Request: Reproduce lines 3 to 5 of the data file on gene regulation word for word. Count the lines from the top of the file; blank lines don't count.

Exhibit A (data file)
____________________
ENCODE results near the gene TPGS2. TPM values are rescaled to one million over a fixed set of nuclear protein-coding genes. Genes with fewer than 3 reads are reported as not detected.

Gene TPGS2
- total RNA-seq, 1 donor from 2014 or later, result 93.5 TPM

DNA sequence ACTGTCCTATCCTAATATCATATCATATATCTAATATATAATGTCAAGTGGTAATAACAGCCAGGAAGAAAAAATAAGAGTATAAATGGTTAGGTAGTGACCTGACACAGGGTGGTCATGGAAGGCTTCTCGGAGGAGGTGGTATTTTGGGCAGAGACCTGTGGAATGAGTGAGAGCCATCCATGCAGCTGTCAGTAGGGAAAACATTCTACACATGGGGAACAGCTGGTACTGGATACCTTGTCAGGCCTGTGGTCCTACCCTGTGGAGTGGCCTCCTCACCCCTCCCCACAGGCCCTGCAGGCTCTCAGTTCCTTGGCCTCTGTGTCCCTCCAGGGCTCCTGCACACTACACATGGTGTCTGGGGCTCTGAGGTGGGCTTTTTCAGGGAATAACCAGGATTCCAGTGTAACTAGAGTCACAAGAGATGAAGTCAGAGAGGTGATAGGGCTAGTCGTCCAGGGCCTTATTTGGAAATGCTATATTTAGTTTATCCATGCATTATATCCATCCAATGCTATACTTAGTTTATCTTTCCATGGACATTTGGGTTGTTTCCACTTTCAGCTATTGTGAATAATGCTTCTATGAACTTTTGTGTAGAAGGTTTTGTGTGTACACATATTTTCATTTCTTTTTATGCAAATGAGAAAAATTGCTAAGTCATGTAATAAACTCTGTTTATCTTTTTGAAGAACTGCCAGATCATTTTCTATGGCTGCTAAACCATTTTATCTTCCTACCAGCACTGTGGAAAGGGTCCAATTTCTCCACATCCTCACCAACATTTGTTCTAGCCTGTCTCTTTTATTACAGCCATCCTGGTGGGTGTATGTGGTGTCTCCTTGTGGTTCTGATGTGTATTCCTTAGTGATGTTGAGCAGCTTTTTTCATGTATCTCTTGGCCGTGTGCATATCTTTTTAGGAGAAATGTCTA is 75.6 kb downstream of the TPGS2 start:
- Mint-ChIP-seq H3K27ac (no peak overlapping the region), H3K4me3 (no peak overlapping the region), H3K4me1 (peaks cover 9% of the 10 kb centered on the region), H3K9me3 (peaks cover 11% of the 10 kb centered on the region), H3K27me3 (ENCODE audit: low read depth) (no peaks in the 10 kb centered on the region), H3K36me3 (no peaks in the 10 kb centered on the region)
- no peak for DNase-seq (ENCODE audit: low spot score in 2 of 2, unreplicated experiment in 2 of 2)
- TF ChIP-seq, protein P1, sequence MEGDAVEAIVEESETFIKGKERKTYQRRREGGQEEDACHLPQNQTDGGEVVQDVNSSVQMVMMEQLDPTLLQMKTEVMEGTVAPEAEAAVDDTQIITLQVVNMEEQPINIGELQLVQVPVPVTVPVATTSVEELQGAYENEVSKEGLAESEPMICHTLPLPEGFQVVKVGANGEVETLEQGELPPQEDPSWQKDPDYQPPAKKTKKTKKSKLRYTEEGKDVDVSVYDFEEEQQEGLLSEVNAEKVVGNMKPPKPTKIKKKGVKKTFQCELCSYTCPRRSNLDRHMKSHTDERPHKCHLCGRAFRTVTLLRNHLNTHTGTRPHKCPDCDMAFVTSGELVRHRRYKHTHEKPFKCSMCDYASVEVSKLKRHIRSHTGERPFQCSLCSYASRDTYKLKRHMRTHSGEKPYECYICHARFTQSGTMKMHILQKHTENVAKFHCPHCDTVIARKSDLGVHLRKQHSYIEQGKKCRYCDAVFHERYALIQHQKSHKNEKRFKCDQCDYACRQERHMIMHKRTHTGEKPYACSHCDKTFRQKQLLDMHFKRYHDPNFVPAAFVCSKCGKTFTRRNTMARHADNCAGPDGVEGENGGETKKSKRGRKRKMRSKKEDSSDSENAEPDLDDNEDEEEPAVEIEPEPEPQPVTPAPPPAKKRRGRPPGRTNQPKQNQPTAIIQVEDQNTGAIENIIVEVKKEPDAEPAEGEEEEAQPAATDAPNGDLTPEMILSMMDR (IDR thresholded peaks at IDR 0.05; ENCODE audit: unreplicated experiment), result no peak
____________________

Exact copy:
- total RNA-seq, 1 donor from 2014 or later, result 93.5 TPM

DNA sequence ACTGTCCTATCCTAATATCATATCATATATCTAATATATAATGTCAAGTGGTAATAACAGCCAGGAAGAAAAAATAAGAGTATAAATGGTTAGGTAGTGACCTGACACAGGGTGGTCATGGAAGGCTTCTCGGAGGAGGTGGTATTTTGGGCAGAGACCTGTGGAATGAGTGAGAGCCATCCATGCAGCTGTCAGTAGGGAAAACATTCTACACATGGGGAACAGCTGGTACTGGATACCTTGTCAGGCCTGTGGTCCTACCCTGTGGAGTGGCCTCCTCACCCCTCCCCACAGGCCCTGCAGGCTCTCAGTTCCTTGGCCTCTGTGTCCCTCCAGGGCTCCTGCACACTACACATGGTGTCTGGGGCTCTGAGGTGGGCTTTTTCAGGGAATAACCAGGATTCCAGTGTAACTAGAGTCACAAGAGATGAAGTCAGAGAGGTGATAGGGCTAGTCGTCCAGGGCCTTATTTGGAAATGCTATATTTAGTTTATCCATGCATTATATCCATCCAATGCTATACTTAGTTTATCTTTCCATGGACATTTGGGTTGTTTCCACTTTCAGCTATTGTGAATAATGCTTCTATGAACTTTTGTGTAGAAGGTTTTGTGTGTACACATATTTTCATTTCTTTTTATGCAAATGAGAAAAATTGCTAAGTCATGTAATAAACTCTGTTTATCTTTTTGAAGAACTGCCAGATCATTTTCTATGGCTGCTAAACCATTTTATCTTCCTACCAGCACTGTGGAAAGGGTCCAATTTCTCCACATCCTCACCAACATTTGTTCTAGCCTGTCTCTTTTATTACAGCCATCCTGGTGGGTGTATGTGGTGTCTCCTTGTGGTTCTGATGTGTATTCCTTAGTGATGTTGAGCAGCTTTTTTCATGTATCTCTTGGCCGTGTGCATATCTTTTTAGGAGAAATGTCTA is 75.6 kb downstream of the TPGS2 start:
- Mint-ChIP-seq H3K27ac (no peak overlapping the region), H3K4me3 (no peak overlapping the region), H3K4me1 (peaks cover 9% of the 10 kb centered on the region), H3K9me3 (peaks cover 11% of the 10 kb centered on the region), H3K27me3 (ENCODE audit: low read depth) (no peaks in the 10 kb centered on the region), H3K36me3 (no peaks in the 10 kb centered on the region)